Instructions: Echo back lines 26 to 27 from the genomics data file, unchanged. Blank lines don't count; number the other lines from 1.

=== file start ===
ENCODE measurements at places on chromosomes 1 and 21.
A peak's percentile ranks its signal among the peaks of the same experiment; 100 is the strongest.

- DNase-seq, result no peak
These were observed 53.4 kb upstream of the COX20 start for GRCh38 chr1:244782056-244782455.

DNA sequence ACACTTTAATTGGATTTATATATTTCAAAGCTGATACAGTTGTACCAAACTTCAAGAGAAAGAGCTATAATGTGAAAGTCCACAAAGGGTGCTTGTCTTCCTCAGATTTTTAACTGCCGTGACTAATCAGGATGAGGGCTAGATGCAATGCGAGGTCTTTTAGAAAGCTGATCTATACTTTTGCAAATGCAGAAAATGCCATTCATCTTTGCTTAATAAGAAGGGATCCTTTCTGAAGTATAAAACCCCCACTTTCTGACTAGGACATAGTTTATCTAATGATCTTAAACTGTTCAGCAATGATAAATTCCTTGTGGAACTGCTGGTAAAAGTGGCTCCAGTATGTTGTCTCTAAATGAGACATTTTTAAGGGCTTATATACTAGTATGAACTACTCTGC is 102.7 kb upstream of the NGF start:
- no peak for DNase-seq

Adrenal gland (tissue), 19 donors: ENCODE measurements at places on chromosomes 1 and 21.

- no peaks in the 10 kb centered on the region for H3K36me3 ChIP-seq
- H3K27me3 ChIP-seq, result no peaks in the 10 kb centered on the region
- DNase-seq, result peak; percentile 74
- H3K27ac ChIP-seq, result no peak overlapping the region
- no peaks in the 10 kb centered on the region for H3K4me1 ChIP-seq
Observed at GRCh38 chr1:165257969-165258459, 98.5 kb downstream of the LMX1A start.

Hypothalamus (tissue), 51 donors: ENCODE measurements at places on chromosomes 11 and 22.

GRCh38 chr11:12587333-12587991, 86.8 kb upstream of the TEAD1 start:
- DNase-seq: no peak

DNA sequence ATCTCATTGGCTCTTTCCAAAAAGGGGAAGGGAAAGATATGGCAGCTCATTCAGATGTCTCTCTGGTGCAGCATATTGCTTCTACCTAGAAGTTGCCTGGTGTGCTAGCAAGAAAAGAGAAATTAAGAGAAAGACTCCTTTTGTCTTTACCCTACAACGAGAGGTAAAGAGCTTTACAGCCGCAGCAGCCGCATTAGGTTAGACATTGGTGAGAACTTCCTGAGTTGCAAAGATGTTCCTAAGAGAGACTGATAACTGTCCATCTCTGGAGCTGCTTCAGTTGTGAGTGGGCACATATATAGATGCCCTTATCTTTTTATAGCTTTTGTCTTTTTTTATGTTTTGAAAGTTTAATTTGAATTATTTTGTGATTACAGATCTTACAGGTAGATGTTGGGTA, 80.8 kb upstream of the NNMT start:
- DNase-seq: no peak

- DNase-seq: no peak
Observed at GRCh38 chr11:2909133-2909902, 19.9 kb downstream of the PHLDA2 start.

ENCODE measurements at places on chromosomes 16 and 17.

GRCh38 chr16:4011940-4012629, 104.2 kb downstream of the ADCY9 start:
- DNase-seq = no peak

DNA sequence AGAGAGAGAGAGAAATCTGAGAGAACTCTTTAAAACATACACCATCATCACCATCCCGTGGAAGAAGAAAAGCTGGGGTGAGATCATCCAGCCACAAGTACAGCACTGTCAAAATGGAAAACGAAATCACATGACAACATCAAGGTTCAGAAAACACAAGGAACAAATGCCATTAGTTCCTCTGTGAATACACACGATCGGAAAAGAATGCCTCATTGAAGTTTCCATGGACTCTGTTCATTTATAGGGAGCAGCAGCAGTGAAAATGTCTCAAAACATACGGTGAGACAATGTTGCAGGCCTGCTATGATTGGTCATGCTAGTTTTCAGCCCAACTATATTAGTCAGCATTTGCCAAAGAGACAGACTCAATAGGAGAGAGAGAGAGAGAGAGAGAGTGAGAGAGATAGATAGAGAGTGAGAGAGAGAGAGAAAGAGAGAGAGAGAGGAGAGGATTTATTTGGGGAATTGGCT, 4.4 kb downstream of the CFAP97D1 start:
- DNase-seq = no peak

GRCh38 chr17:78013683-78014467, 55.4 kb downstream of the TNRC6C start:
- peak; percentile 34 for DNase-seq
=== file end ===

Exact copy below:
GRCh38 chr17:78013683-78014467, 55.4 kb downstream of the TNRC6C start:
- peak; percentile 34 for DNase-seq